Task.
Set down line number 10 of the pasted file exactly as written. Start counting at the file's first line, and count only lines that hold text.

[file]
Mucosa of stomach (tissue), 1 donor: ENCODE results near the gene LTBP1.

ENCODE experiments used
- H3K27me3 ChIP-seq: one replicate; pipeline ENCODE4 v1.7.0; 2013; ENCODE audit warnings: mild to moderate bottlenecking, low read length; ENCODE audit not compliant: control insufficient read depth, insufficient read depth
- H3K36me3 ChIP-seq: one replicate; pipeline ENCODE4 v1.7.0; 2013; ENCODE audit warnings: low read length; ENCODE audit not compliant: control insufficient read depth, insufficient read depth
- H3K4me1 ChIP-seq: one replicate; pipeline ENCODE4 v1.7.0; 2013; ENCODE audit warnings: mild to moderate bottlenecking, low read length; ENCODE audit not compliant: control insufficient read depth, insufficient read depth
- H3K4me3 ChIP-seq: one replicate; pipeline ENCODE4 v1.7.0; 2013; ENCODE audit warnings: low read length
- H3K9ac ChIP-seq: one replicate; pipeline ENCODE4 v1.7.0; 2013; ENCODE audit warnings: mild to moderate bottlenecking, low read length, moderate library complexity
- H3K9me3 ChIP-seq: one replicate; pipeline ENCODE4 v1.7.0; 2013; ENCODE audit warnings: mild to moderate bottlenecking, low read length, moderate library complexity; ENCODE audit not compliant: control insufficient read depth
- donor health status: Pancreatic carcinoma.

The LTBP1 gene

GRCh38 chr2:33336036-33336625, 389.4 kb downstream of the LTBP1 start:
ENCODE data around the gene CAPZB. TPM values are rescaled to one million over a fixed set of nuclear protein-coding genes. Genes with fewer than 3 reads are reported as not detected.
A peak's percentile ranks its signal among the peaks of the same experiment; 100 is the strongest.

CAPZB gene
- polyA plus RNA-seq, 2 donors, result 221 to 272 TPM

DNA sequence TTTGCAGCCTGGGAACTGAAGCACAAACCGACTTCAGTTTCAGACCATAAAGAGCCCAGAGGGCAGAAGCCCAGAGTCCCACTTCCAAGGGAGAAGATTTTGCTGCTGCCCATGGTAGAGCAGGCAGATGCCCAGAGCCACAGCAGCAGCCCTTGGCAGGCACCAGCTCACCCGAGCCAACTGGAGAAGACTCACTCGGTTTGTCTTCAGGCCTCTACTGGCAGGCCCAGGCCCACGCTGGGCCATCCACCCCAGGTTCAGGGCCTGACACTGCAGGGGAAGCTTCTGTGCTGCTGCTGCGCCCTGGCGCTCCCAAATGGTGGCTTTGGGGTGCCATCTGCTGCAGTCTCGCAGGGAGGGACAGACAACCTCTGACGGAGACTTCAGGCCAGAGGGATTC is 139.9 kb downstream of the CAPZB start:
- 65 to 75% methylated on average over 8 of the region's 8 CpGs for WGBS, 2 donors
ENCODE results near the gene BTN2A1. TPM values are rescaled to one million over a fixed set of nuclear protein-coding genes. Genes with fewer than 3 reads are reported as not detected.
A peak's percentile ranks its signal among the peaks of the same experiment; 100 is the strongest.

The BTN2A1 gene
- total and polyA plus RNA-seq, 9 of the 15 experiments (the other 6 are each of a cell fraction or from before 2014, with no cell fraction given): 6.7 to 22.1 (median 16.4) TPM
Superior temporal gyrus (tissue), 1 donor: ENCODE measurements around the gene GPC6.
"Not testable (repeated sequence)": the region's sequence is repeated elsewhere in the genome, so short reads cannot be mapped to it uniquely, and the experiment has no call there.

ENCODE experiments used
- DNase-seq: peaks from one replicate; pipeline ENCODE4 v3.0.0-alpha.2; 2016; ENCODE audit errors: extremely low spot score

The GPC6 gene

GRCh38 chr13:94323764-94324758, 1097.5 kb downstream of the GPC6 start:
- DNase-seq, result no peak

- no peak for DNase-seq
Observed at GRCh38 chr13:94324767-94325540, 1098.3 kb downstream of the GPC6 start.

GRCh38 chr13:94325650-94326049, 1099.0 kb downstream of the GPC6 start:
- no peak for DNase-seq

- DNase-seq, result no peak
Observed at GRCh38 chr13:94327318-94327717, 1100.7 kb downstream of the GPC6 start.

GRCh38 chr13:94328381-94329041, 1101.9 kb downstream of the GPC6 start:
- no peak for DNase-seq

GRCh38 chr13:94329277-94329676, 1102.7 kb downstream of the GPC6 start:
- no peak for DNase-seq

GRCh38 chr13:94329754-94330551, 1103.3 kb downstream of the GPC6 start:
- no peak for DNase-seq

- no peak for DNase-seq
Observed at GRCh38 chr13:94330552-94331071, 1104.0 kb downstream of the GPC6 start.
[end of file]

The LTBP1 gene